After Project Week, he still thought about the Jiangxi students he taught. He kept in touch with the school and asked a teacher there how things were going. The teacher told him, "You came, telling our children about the outside world, that it is very exciting, inspiring their dreams. But when you left, everything went back to normal, the library that was open during your visit was locked again, and the endless homework assignments started resumed."

 

Bell suddenly felt that this was like loneliness after a carnival has ended. On-the-spot teaching ignited the dream in the mind of those students, but who will help them to pursue their dreams?

 

At UWC, no brilliant idea would just stay in the air. Bell's idea to help those students quickly got support from his peers, Mike Wu, Renée Wang, Mike Chen and later some others. They set up an online teaching program and named the team "Blue Sky", meaning to walk hand in hand under the blue sky.

 

At that time, Bell and his team were participating in the CTB (China Thinks Big) competition. They took the chance to recruite many high school students from Beijing, Shanghai, Suzhou and overseas. The number of online teaching sites also expanded to four, namely: Yunnan, Jiangxi, Henan, and an Orphanage School in Beijing. The number of students increased to more than 200.

 

Drawing experience from others, they gradually developed teaching methods suitable for their own team. For example, using entertaining cartoons in class with voice over; using "New Concept English" textbooks to help improve scores and accumulate solid grammar knowledge, and introducing picture books to enhance their interest after class.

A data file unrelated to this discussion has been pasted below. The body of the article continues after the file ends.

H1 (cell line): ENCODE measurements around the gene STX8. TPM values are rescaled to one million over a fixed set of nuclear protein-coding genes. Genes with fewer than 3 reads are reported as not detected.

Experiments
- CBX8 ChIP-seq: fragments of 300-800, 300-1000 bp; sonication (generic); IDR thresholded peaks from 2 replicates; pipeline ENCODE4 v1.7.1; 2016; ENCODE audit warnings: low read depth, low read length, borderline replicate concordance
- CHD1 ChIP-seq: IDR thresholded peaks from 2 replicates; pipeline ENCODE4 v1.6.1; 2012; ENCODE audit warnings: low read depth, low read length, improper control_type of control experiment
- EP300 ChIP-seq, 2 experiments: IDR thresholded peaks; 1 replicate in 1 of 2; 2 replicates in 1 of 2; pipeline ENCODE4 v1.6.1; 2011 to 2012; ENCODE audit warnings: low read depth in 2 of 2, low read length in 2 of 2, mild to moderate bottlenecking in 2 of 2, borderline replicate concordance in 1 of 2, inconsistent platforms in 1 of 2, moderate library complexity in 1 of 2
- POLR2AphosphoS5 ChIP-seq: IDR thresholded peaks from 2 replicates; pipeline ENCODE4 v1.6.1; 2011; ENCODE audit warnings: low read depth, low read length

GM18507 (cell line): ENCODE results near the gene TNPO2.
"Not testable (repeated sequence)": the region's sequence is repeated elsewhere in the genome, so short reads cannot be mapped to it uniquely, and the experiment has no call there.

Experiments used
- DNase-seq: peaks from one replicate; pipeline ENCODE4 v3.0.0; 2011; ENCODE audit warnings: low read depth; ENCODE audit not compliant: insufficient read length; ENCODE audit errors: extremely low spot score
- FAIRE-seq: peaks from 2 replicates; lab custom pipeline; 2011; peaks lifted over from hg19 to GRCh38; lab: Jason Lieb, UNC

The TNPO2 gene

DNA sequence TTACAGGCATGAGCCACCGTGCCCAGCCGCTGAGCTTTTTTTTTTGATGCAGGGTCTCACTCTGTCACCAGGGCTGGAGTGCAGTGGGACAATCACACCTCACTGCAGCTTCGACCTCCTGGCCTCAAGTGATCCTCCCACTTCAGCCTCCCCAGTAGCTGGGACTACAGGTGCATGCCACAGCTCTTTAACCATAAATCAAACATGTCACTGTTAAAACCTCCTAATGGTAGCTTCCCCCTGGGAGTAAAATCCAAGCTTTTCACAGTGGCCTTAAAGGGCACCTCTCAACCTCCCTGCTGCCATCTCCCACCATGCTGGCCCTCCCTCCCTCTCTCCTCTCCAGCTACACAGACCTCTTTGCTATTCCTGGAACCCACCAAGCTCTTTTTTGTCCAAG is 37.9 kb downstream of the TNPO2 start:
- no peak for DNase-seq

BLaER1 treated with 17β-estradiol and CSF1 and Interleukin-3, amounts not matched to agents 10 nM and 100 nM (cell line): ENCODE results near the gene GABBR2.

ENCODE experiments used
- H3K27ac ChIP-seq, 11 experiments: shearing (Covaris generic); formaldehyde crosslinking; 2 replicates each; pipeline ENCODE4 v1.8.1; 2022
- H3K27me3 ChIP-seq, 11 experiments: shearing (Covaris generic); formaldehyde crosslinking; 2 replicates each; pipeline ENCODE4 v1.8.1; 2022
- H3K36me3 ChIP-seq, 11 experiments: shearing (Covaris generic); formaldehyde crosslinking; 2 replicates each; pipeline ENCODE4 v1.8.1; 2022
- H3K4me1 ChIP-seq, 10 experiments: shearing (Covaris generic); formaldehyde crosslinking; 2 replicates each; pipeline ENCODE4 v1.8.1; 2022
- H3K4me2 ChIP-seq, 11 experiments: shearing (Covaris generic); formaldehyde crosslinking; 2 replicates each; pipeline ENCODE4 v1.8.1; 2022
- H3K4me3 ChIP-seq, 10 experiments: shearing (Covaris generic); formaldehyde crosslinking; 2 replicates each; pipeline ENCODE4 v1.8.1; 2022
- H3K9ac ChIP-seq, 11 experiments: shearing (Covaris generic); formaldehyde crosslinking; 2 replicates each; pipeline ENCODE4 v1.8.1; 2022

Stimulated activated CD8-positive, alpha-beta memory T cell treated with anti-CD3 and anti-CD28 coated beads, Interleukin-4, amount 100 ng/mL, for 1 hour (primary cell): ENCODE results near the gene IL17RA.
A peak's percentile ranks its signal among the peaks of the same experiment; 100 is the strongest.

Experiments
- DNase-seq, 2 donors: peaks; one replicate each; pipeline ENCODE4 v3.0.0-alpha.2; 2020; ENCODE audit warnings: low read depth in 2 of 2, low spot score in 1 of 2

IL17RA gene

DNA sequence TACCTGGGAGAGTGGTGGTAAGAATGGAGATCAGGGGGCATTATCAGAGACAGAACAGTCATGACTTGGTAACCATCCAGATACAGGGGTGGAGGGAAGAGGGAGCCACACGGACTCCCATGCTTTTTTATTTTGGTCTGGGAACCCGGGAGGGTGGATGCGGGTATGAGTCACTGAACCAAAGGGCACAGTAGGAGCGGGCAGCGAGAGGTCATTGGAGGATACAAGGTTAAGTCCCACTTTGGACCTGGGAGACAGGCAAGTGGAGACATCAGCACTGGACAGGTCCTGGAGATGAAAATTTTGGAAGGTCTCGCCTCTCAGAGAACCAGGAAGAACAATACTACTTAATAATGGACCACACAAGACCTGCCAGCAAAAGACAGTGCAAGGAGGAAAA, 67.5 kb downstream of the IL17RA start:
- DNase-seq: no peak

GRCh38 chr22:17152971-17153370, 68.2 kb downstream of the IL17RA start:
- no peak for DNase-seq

They allocated two teachers for each class and have shifts set out: the instructor is responsible for the lecture, arranging the week's homework; the tutor listens to the students' online reading via a QQ group, then suggests improvements. Due to shifts, each pair averaged one class per month, a modest workload; so far, no one has left the team. This is impossible for face to face teaching, but online class brought the kids closer to their dreams.

 

Because they reviewed regularly after classes through doing homework, the students' English proficiency improved rapidly, excelling in their respective classes. Tutors marked students' homework with encouraging remarks, leading to much stronger interests in learning English. 

Seeing a bigger world

During the classes a year ago, students often asked questions such as "Teacher, have you ever been to KFC? Is the food there tasty?" Or, "Teacher, have you ever been on a train?" The team felt that for those kids, there was too little information about their surroundings. They had to use their imagination to learn about the world besides what was learned through TV and short videos. To address this issue, the team had a new idea--to bring them on a trip to see the city. They started to organize a non-profit summer camp in Beijing in 2018. They designed courses and activities from scratch, selected outstanding students from the online course, paid for their fees, and provided an opportunity for them to experience and tour the big city and expanded their horizon.

 

Running the summer camp also gave impetus to Bell's own growth. Bell thought the most difficult thing was raising funds, but it was solved with the donations by volunteers. Then he began to face the real difficulties---how to select campers? There were too many applications for the camp which can only accommodate 20. Who would be admitted? What kind of campers should they choose? What was the selection criteria? How should they design interview questions, and what kind of answers would match their standards? Of the few sites, how many should they admit for each site?